What is DISK I/O and how does it affects the performance of server?
What is DISK I/O?
The term DISK I/O deals with the input/output operation that includes read or write one and are defined in KB/s. These functions are involved in a physical disk. In a simpler version, it is the speed with which the data transfer takes place in between the hard disk and the RAM. In other words to understand what is disk i/o? it can be answered as, disk I/O characterised as every process that involves writing to or reading from a storage device which on a shared web hosting server will be the hard disk drive which is also called as HDD. I/O processes to an HDD are particularly slow when compared with solid-state memory such as RAM, HDD I/O is, on average, 2,000 times slower.
It enables you to monitor the Read and Write operations of logical disk on your system and set thresholds. You get alerted if below-mentioned metrics reach the levels preset by you:
- Writes/sec – write operations rate.
- Reads/sec – read operations rate.
- Busy time – the % of elapsed time when your particular disk drive was busy in servicing write or read requests.
- Queue length – the number of requests on the disk that are in the queue.
This explains you well about what is DISK I/O
What impacts I/O performance?
For random disk access that is a database, mail server, file server, etc, you should focus on how many input/output operations can be performed per second, this term is called as IOPS.
It’s an important factor in terms performance no matter if your using simple Linux shared hosting server or even a dedicated server. In fact, even cloud servers in AWS gives you an option of selecting the right type of IOPS.
Four primary factors that impact IOPS:
- Multidisk Arrays – More disks in the array mean greater IOPS. If one disk can perform 150 IOPS, two disks can perform 300 IOPS. At times, this causes an issue.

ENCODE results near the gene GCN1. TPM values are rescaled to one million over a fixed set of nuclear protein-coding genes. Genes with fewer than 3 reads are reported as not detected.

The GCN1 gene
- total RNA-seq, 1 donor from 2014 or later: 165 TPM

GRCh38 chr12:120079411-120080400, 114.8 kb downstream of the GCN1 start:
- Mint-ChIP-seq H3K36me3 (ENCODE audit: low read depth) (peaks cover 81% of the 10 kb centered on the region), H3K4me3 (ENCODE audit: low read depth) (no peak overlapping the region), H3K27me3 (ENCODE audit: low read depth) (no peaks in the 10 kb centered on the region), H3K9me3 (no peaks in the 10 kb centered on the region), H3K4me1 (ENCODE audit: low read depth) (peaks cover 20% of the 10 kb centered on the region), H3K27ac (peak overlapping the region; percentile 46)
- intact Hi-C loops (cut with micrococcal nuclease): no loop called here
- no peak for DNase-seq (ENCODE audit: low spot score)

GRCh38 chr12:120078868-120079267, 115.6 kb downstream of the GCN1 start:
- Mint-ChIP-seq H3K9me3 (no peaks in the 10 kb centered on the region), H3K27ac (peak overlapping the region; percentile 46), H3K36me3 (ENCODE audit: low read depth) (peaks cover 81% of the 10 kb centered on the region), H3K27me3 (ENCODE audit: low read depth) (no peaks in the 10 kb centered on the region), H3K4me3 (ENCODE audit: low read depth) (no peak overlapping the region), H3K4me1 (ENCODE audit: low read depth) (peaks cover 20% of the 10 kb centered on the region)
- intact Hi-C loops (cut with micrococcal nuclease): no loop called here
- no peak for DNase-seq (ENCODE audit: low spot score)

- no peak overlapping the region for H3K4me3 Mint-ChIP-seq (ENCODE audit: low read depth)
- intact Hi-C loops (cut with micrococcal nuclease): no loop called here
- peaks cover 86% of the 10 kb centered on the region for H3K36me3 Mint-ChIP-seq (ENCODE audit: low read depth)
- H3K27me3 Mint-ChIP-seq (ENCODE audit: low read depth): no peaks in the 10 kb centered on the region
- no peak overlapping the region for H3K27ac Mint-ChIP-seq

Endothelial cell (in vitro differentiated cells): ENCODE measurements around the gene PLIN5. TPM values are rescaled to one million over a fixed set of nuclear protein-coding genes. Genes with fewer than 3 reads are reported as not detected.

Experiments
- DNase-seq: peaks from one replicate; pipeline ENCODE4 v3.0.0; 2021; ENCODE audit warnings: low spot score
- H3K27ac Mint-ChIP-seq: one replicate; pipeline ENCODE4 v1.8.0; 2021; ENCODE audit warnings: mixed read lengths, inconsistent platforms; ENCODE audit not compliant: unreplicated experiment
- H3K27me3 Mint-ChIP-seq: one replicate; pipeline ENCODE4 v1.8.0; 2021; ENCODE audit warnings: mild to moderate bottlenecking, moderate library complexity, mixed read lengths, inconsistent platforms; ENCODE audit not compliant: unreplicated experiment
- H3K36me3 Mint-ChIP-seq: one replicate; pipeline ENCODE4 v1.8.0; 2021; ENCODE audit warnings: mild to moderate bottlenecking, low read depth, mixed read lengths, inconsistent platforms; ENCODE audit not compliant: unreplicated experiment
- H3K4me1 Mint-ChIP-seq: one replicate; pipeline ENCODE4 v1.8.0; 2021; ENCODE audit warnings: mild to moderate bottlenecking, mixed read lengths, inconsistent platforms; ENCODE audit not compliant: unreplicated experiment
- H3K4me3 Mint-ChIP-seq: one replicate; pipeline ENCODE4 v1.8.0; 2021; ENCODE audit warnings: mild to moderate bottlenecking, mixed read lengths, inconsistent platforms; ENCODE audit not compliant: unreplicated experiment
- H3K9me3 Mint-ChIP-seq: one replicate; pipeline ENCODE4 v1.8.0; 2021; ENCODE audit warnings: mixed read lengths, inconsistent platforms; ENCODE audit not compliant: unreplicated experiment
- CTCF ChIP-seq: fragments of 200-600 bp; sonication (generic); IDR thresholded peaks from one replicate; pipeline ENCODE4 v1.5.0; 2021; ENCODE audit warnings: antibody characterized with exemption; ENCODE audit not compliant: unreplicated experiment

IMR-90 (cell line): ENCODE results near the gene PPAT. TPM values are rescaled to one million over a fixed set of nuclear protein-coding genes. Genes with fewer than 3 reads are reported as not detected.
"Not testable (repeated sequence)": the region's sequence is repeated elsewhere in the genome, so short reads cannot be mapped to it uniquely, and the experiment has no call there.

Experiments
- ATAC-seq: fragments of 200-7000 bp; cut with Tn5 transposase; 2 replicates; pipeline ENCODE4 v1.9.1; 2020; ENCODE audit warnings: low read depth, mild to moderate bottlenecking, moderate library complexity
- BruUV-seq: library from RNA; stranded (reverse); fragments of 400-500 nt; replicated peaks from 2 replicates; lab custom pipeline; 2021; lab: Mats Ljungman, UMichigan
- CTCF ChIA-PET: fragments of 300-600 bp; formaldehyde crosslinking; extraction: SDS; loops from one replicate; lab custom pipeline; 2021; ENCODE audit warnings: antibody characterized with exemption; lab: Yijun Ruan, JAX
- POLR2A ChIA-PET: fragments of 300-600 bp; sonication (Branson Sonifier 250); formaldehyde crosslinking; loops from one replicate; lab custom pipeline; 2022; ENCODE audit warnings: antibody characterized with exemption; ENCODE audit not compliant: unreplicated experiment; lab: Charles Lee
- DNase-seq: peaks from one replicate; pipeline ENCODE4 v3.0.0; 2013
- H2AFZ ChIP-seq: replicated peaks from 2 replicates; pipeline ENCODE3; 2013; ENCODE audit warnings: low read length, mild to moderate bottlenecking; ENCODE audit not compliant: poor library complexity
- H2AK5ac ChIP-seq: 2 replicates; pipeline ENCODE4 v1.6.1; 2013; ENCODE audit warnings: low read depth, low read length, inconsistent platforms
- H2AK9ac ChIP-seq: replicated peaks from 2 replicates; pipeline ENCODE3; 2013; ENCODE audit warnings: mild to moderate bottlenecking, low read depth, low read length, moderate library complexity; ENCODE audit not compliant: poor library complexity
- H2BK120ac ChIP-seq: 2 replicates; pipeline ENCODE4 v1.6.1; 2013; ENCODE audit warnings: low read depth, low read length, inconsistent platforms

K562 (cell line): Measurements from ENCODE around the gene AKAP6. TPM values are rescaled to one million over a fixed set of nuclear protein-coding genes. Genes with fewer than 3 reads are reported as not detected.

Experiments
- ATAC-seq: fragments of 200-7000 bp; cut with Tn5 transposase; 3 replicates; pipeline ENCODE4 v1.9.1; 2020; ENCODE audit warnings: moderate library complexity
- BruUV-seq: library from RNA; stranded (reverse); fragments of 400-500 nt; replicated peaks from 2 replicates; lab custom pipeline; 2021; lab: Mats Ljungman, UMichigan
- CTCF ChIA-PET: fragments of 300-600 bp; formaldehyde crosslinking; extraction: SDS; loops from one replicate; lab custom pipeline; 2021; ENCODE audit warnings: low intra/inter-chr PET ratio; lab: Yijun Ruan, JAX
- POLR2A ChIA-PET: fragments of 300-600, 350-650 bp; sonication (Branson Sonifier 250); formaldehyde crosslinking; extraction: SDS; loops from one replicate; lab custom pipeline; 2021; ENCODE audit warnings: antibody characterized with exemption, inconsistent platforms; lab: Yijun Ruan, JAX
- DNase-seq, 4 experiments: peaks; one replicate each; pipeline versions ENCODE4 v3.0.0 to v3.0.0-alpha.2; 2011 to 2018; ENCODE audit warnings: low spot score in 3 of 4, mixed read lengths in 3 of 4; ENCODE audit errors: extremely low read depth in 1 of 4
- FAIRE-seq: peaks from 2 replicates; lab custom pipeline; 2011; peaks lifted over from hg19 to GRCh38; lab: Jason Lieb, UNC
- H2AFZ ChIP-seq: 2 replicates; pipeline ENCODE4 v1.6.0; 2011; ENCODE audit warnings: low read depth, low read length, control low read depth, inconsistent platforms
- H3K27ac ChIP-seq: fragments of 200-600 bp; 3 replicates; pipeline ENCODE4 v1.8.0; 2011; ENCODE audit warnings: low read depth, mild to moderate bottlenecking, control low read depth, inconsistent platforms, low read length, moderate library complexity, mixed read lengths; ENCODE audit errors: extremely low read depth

- Average IOPS per-drive – The greater the number of IOPS each drive can handle, the greater the total IOPS capacity. This is largely determined by the rotational speed of the drive.
- RAID Factor – The applications installed must be likely using a RAID configuration for storage, which means you are using multiple disks for reliability and redundancy. Some RAID configurations have a powerful penalty for write operations. For RAID 6, every write request requires at least 6 disk operations. For RAID 1 and RAID 10, a write request requires only 2 disk operations. This concludes that the lower the number of disk operations, the higher the IOPS capacity.
- Read and Write Workload – If at all you have a high percentage of write operations and a RAID setup that performs many operations for each write requests (like RAID 5 or RAID 6), your IOPS will be significantly lower.
Monitoring disk I/O
For monitoring disk I/O it is important to measure disk performance on data-heavy servers. This will help you to understand how changes affect your disk performance over time. See the following steps:
- Find the most active files, file systems, and logical volumes:
- You can check if “hot” file systems are better located on the physical drive or be spread across multiple physical drives? (lslv, iostat, filemon)
- You can see if “hot” files local or remote? (filemon)
- Does paging space dominate disk utilisation? (vmstat, filemon)
- You need to check if there is enough memory to cache the file pages being used by running processes? (vmstat, svmon)
- you need to see if the application perform a lot of synchronous (non-cached) file I/O?
- Determine file fragmentation:
- Check if the “hot” files are heavily fragmented? (fileplace)
- Find the physical volume with the highest utilisation:
- Is the type of drive or I/O adapter causing a bottleneck? (iostat, filemon)